// Actions

const SET_CITY = 'SET_CITY';

function setCity(city) {
  return { type: SET_CITY, payload: { city } };

function setUsername(username) {
  return { type: SET_USERNAME, payload: { username } };

function sendMessage(text, attachments) {
  return {
    type: SEND_MESSAGE,
    payload: { attachments, text }

function receiveMessage(text, attachments, result) {
  // plain js object
  return {
    payload: { attachments, result, text }

module.exports = {

You’ll notice that actions are simply plain JavaScript payloads which send information from the bot to the store.


Reducers define how an application’s state should change in response after an action is sent to the store.

Reducers accept two arguments –

1) current state

2) the action.

Below, conversationReducer is used to update a username, and the city to search by.

const { SET_CITY, SET_USERNAME } = require('./conversationActions');

  city: null,
  username: null

function conversationReducer(state = DEFAULT_STATE, action) {
  switch (action.type) {

  case SET_CITY:
    state = { ...state, city: };

    state = { ...state, username: action.payload.username };

  return state;

module.exports = conversationReducer;

This allows the action itself to remain decoupled from the actual state change to the bot.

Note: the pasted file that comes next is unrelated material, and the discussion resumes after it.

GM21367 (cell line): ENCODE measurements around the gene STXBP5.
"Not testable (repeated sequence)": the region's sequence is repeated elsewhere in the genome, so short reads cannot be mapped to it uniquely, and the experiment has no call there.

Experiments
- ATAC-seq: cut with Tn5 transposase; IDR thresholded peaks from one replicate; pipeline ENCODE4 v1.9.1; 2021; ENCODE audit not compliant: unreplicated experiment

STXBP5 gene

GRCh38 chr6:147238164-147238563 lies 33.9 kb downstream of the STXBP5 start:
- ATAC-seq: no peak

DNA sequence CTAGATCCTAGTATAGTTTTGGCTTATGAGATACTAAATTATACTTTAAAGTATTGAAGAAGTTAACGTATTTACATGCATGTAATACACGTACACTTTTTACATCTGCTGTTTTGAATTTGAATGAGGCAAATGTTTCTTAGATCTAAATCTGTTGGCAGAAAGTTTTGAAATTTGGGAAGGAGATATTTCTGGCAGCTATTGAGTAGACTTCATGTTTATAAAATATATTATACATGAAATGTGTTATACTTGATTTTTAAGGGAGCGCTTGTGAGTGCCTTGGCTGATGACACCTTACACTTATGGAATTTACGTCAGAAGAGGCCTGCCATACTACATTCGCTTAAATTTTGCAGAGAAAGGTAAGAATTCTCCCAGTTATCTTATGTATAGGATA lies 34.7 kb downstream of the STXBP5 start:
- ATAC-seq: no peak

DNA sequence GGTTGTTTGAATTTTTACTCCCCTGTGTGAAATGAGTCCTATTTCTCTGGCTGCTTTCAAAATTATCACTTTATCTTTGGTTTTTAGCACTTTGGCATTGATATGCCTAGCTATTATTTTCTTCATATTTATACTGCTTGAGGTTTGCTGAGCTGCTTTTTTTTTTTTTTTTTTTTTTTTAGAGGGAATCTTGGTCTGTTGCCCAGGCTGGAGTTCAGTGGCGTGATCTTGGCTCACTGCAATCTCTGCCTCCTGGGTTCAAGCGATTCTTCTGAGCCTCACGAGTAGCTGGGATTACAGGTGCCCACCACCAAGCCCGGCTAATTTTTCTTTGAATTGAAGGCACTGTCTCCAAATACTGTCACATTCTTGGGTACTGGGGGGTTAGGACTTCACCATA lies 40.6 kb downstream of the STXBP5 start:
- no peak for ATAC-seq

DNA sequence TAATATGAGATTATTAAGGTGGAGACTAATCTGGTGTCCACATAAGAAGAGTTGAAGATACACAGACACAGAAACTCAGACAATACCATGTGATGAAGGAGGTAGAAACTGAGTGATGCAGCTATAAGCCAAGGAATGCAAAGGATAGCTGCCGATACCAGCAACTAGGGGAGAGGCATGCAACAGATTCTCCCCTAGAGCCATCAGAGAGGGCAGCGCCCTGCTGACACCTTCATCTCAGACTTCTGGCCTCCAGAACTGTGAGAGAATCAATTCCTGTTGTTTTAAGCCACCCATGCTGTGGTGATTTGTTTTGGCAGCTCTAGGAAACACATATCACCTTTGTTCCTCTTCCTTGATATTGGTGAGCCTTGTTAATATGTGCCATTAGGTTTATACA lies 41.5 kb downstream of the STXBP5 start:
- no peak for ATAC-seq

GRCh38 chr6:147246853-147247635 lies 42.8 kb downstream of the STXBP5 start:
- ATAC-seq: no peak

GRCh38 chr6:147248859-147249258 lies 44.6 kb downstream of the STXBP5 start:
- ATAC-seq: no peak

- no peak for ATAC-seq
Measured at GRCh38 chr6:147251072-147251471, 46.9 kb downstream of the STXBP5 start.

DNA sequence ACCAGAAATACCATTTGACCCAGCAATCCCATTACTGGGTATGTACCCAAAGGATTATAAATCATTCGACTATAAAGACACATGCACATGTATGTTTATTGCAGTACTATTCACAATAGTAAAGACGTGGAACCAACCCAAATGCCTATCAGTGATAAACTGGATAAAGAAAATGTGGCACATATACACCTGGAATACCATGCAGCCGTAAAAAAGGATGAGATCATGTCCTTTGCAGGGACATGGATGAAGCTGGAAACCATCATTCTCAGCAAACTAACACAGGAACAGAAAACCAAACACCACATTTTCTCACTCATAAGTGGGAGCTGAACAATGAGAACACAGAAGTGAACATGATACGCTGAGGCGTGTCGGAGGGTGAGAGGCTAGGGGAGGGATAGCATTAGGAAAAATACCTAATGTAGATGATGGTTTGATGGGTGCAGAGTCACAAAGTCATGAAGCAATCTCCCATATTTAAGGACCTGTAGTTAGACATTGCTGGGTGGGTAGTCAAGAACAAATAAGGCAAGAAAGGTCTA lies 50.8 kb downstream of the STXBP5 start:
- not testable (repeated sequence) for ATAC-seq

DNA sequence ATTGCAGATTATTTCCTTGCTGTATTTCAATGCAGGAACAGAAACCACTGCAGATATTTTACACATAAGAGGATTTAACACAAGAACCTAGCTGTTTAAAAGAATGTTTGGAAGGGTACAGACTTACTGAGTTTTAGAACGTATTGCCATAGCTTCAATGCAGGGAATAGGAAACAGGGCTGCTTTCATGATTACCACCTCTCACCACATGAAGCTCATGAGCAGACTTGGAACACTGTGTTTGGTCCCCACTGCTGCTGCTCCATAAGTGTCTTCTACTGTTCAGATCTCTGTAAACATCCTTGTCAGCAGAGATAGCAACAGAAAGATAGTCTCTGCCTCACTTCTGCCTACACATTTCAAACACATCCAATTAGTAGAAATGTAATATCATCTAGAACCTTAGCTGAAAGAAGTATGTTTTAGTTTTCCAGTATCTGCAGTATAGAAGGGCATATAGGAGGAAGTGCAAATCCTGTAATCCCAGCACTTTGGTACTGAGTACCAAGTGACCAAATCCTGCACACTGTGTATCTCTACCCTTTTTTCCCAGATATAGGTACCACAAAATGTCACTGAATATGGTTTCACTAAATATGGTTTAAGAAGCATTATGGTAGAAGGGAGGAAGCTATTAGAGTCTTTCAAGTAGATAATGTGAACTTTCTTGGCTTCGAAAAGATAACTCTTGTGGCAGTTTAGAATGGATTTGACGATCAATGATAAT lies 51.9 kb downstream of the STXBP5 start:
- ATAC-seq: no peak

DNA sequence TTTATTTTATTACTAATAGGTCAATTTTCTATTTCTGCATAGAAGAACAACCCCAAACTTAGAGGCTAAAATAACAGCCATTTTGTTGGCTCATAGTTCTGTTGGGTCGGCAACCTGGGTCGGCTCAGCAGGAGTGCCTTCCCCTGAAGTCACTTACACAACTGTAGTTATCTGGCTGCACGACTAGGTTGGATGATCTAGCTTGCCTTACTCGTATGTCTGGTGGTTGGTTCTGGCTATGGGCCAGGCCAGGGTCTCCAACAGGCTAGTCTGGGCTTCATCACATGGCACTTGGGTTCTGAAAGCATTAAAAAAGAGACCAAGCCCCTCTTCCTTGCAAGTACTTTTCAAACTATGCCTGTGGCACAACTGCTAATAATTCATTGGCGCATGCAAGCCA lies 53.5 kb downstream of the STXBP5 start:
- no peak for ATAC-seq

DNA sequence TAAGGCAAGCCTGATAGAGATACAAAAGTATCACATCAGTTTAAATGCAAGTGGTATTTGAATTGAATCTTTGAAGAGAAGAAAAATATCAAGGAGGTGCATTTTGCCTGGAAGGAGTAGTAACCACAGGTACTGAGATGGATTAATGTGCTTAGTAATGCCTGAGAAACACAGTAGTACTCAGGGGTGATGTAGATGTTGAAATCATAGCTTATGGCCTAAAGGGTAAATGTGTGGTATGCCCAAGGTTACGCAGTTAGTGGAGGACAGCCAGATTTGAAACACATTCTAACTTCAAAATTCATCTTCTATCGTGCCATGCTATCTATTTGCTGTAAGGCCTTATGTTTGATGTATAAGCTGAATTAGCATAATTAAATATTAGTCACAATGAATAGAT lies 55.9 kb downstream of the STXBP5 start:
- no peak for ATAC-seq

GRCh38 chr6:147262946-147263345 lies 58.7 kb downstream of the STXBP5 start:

Recall that we created a custom module called loadStore, so that we can pass a session object from the bot’s conversation. So, we’ve modeled how is contained and changed using redux, but so far we still haven’t created anything functional for the bot to actually do for the user. Shouldn’t the bot also be able perform send messages back to the user as well? Recall that in our bot scenario, we’re trying to create a bot which will set a user’s username, and create a search query based on a city location.

Redux itself is here only to manage state changes for the bot, and not actually perform actions related to those state changes. In order to perform tasks like sending a message back to the user, we’ll need to add something extra.


Redux-Saga is a library which we can leverage to process the actual conversations for the bot. According to the documentation,

redux-saga is a library that aims to make application side effects (i.e. asynchronous things like data fetching and impure things like accessing the browser cache) easier to manage, more efficient to execute, simple to test, and better at handling failures.

This layer acts as redux middleware, and will be used to model the bot’s conversation flow, and acts as a layer of application logic between the request and the response in the framework.